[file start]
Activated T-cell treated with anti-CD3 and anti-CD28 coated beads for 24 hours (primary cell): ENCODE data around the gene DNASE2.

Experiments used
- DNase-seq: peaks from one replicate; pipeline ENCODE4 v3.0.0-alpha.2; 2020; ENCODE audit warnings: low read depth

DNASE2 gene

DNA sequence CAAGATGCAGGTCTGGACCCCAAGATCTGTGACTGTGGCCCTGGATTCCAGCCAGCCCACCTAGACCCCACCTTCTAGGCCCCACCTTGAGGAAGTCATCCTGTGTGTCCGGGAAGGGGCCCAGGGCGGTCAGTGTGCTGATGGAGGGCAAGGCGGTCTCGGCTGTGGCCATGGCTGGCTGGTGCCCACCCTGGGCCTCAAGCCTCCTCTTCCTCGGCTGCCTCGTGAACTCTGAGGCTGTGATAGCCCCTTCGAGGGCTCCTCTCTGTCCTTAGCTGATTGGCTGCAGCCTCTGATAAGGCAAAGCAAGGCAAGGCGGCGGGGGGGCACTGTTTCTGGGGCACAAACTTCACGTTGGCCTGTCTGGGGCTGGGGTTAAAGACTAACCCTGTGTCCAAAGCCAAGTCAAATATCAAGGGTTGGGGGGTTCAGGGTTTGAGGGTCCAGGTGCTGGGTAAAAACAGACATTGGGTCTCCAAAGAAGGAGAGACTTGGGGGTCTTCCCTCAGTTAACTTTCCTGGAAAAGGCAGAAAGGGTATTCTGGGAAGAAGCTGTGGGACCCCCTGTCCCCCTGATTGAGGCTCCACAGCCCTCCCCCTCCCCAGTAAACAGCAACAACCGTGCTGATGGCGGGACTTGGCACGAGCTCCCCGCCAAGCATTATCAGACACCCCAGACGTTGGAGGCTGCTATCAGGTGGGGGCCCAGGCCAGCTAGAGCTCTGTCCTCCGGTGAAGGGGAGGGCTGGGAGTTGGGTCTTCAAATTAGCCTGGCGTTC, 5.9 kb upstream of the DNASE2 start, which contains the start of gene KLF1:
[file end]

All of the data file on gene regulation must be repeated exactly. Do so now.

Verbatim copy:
Activated T-cell treated with anti-CD3 and anti-CD28 coated beads for 24 hours (primary cell): ENCODE data around the gene DNASE2.

Experiments used
- DNase-seq: peaks from one replicate; pipeline ENCODE4 v3.0.0-alpha.2; 2020; ENCODE audit warnings: low read depth

DNASE2 gene

DNA sequence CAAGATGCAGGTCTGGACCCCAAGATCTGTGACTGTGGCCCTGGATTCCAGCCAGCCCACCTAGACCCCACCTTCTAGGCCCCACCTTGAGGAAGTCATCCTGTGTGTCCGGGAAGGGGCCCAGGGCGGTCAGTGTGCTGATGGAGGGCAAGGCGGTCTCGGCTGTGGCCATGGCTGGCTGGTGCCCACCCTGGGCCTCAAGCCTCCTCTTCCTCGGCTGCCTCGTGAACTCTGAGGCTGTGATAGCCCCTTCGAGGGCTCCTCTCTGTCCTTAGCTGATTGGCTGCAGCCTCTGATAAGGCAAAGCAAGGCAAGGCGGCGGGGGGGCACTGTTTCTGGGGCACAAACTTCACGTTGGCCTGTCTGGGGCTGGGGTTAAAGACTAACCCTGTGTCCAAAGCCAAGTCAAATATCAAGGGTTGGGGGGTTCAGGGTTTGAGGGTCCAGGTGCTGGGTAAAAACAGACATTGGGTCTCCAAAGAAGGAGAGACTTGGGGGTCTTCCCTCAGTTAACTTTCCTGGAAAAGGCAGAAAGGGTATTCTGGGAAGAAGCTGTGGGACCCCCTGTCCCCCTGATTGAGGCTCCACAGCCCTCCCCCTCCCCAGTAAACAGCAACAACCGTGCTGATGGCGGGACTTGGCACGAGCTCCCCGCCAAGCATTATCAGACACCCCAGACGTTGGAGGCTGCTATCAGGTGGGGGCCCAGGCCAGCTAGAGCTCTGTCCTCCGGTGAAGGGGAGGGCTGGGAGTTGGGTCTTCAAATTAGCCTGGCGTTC, 5.9 kb upstream of the DNASE2 start, which contains the start of gene KLF1: